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Libya declares ceasefire that rebels call bluff

18 marca, 2011

Libya declared on Friday an immediate ceasefire in the month-long battle against rebels fighting to overthrow Moamer Kadhafi, which the insurgents swiftly dismissed as a bluff.

"Libya has decided an immediate ceasefire and an immediate halt to all military operations," Foreign Minister Mussa Kussa said as Western and Arab nations geared up to launch air strikes after the UN approved action to stop Kadhafi from crushing the insurgency.

Meeting on Thursday, the Security Council voted to permit "all necessary measures" to establish a no-fly zone, protect civilian areas and impose a ceasefire on Kadhafi\'s military.

Resolution 1973 "demands the immediate establishment of a ceasefire and a complete end to violence and all attacks against, and abuses of, civilians."

Kussa said Libya, as a member of the United Nations, was "obliged to accept the UN Security Council\'s resolutions."

But only hours earlier, Kadhafi told Portuguese television the council had "no mandate" for such a resolution, "which we absolutely do not recognise."

Two hours after the ceasefire was announced there was no confirmation that loyalist assaults on various rebel positions had stopped, but the insurgents\' military commander accused Kadhafi of "bluffing."

Khalifa Heftir told journalists in the rebels\' eastern bastion of Benghazi that "Kadhafi does not speak any truth... All the world knows that Moamer Kadhafi is a liar. He and his sons, and his family, and all those with him are liars."

Kadhafi "must surrender the weapons and himself to the Libyans, which would be better than to surrender to the foreign forces," said Heftir, an army defector.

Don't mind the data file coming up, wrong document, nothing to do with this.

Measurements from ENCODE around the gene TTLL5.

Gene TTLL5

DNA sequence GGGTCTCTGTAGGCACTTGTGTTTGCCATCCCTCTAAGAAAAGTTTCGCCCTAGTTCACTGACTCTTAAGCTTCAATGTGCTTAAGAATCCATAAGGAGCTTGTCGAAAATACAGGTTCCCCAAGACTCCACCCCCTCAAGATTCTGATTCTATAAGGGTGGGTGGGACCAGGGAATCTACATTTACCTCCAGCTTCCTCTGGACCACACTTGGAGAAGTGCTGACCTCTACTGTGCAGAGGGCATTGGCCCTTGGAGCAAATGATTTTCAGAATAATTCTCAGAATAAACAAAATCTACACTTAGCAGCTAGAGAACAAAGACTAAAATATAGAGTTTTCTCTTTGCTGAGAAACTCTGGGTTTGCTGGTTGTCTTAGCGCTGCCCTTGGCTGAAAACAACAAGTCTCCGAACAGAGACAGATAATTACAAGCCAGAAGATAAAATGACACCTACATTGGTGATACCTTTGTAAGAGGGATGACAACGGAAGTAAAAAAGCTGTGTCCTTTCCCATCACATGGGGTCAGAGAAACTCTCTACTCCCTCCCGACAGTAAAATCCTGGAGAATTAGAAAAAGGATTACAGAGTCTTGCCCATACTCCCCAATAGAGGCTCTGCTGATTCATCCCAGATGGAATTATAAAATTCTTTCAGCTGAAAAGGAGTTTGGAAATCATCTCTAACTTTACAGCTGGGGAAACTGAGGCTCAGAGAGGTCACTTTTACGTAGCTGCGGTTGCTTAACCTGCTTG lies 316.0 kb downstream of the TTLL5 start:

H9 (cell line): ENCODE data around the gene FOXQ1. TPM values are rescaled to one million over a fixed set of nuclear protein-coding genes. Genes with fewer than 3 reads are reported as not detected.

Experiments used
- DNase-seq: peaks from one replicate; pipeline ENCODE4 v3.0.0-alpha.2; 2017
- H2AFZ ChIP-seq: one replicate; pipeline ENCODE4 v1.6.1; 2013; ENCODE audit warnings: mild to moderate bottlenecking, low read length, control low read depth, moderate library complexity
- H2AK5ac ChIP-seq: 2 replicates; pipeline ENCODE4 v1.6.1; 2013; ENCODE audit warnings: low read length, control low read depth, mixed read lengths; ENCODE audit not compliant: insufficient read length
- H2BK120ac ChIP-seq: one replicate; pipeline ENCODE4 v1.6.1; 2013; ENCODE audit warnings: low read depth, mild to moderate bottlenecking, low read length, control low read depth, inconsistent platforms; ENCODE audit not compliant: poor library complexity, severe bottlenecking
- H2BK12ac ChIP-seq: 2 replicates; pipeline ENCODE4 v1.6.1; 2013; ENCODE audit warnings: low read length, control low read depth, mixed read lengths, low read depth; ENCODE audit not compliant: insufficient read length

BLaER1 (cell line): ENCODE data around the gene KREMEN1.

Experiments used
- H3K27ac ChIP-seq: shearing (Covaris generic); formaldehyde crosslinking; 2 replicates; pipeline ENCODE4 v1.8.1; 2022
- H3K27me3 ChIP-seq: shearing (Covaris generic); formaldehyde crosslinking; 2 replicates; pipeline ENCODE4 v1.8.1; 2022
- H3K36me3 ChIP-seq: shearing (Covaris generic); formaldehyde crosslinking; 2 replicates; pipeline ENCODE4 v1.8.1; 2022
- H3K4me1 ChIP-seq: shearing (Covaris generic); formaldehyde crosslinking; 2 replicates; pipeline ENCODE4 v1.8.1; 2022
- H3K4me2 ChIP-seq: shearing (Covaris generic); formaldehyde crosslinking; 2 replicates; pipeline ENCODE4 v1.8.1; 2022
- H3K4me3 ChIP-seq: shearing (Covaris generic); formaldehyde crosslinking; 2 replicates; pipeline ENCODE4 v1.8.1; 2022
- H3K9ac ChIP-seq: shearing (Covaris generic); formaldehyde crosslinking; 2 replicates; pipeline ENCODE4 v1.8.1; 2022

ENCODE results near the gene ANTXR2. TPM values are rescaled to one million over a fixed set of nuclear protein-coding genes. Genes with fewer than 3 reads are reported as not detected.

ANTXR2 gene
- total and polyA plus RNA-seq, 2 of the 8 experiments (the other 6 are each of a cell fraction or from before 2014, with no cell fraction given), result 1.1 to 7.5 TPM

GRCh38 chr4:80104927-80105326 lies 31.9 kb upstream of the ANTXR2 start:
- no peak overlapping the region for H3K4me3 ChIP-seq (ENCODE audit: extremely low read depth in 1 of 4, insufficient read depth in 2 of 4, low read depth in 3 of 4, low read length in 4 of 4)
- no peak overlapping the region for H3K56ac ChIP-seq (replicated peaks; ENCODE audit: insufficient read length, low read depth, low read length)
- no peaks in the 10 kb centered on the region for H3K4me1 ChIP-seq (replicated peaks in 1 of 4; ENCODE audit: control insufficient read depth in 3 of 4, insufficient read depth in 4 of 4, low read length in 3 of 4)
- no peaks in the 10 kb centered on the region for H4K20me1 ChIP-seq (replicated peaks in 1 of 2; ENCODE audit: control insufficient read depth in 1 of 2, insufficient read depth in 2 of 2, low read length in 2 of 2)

US Secretary of State Hillary Clinton said Friday that Washington and its allies were still considering what would be "the most effective measures" to end the crisis.

And EU foreign policy chief Catherine Ashton said members of the 27-nation bloc were "looking at the details" of the ceasefire offer.

"On the military side, the critical questions will be for the military planners to work out what should be done. The issue of course is what\'s the significance of the statement on the ceasefire and how that fits in."

"Our view is that Kadhafi should go," she reiterated on behalf of the EU.

World oil prices fell in volatile trade after the ceasefire announcement.

Brent North Sea crude for delivery in May dropped $3 before recovering to stand at $114.15 a barrel in London afternoon trade, down 75 cents from Thursday.

Meanwhile, NATO said it would discuss Friday what role the alliance may take, and the Arab League said UN chief Ban Ki-moon will attend a high-level meeting of European Union, Arab League and African Union officials in Paris on Saturday.

So far Belgium, Britain, Canada, France, Italy, Norway, Spain, Sweden, Qatar and the United States have said they will help to enforce the no-fly zone.

French government spokesman Francois Baroin said Friday the strikes will come "rapidly... within a few hours."

The aim would be to "protect the Libyan people and to allow them to go all the way in their drive for freedom, which means bringing down the Kadhafi regime," he said.

British Prime Minister David Cameron told the House of Commons "we will deploy Tornado and Typhoon as well as air-to-air refuelling and surveillance aircraft. Preparations to deploy these have already started and in the coming hours they will move to airbases from where they can take the necessary action," he said.